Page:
The Country Girls is beautifully and plainly written, while the new book has a more figurative bent, together with raids on the purple and the stylish. It also has a raid on Proust’s purple: ‘Marcel Proust has described bells as being “resilient and ferruginous”, but in that small room in that pension, with the pale green band of light from the clock radio, they were bold and presumptuous, punctuating the wretched hours.’ ‘Ferruginous’ appears to mean ‘rusty’, and compares with ‘fuliginous’, which, having learned that it meant ‘sooty’, I once used for literary effect: such usage is remote from the colloquial straightforwardness which is also plentiful in the new book, as in the passage it quotes about goldfish-tending from an expert on the subject, one of those people, often solitaries, from whom she takes tales. ‘Males fight. Females not fight as much,’ writes the expert. This is preferable to ‘ferruginous’.
Country Girl is an enjoyable book – stardust, idiosyncrasies and all. She is, as she confesses, over-excitable; she is also self-examining. Its sometimes confusing final pages refer to ‘the too, too solid flesh’ of Gertrude, which seems like a slip, and are especially reliant on these stories of hers. One of them has her wanting and not wanting to write a book, and seeking refuge in an inaccessible place, where she summons a Japanese masseur. To help her write the book, perhaps. Her anxious efforts to get him to the inaccessible place deliver a poignant and funny victim’s farce. There follows a further item, less relevant to the whole – a shaggy horse story, as you might call it.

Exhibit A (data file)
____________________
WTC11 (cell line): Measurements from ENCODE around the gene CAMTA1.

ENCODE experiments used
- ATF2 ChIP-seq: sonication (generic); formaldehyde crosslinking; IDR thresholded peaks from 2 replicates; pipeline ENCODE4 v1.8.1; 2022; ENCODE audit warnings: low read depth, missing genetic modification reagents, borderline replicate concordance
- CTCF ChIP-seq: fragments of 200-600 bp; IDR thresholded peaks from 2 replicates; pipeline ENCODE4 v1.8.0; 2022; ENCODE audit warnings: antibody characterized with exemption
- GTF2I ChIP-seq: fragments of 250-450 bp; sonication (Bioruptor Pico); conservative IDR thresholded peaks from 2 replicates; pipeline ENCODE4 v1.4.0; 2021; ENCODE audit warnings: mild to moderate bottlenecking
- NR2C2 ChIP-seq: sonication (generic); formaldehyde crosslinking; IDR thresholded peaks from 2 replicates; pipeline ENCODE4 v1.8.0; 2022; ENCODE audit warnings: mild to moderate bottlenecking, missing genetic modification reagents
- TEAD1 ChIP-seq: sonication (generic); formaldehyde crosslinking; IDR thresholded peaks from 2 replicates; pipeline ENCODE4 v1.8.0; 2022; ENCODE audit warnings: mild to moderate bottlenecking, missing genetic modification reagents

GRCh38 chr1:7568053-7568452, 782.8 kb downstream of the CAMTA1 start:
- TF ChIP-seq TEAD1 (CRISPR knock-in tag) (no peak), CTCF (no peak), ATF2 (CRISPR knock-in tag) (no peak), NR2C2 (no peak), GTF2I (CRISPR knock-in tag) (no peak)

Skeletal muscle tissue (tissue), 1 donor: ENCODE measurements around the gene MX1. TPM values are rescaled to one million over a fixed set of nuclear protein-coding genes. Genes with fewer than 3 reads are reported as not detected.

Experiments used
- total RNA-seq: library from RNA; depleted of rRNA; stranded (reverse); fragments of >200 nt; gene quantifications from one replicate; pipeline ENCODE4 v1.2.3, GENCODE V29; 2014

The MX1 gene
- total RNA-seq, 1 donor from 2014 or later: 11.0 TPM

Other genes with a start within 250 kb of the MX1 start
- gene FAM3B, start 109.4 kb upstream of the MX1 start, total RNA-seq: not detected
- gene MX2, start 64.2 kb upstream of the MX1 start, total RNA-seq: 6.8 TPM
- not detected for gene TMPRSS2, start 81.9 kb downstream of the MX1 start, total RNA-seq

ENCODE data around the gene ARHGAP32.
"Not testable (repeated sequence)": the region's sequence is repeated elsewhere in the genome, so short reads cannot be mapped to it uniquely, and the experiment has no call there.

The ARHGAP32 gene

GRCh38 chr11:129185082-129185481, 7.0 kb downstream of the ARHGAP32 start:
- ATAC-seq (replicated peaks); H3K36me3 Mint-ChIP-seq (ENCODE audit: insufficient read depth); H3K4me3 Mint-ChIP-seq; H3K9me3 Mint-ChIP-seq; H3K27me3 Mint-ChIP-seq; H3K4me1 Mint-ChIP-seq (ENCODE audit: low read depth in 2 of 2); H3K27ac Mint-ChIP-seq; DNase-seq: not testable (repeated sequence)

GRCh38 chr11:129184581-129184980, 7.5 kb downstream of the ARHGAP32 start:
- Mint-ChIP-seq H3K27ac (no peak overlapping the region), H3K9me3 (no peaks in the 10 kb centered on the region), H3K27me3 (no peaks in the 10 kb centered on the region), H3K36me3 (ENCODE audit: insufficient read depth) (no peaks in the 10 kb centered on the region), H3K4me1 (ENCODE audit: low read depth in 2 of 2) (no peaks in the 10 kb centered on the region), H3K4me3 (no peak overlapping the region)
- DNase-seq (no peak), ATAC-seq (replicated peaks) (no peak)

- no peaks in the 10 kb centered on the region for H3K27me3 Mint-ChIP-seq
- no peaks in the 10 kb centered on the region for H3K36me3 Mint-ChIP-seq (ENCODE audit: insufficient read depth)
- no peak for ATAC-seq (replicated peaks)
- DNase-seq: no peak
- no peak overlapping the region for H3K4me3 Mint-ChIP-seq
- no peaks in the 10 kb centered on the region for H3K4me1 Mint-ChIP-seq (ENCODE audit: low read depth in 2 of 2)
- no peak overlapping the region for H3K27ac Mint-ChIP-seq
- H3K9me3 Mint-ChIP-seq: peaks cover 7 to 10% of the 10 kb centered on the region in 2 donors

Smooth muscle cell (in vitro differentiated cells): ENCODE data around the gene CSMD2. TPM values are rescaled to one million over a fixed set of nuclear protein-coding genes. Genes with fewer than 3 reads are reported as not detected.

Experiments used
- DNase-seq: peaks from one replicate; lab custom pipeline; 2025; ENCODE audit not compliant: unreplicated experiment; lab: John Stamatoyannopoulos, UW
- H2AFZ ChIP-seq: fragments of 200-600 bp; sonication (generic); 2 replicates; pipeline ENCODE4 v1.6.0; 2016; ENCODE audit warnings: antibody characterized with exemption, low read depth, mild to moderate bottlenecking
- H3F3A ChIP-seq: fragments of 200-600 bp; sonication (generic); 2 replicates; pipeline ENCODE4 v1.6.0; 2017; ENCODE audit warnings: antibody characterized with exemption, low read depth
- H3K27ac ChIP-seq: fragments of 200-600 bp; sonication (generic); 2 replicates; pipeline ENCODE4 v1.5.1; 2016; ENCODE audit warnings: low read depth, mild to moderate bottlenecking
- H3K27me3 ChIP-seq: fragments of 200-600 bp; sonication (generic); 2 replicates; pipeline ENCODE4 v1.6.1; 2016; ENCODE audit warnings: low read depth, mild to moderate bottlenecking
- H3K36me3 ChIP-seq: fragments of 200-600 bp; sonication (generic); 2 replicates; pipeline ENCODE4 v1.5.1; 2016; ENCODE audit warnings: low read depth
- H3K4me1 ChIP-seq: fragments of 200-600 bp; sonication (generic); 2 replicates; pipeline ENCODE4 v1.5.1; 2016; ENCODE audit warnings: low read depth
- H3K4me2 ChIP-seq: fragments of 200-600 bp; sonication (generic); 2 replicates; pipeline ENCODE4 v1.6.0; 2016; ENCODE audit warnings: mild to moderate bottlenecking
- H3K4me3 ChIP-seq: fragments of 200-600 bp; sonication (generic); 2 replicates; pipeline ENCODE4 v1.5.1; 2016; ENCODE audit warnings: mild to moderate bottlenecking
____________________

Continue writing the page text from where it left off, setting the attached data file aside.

One story is highly relevant to the romance of her divided victim. She rebuilds an equally remote house in Donegal (the work of her architect son Sasha); some locals set light to a corner of it. Meanwhile an Edna-like local colleen, who’d long been suspicious of her, shows up to say goodbye after Edna’s stay of several years. The girl is something of a sympathetic double, and a second is in store, when the writer makes friends with a retired nurse. A duplication of duality has occurred.
Her lonely nights in this house – not only at a time of suspicious locals but during the Troubles and their nationwide slaughters and blazes – took courage, and the book’s ending gives further evidence of this courage, in contrast with what there may be in her of the supine, accident-prone and excitable, a contrast which may supply the clearest instance of her duality. As a cradle Catholic still affected by the traditions of her community, she has seen the point of Republicanism, and of the ‘iconic and messianic’ nature of Bobby Sands’s suicide, while careful to state the cruelties committed by both sides, a staggering record when set out like this. It’s hard to imagine that ‘sleeping with Provos’ meets the case here.
It took courage, too, to disobey the Catholic hierarchy, the priesthood so outraged by her pursuit of pleasure. The absolution and reverence that came to the novelist John McGahern from the penitent monsignors who used to persecute him has yet to be granted to Edna, though I expect it will come. It may not last till the millennium, but for the time being at least, the curse of the Catholic Church no longer carries as far as it once did, and it is no longer so hostile to works of art and the imagination. When you think of the insults that were put on her – by priests as well as by bien-pensant Irish men of letters and some of Ireland’s plain people – she deserves a homage. The wild Irish girl, the alleged nymphomaniac, has on many matters been proved right, to a degree formerly and recently inconceivable in Ireland. So it’s time to look more unkindly than was once customary on the repression she suffered, on the horrors of the old theocracy and on the grotesque censorship she fell foul of. She is no saint, or icon. But she is brave, and a gifted writer.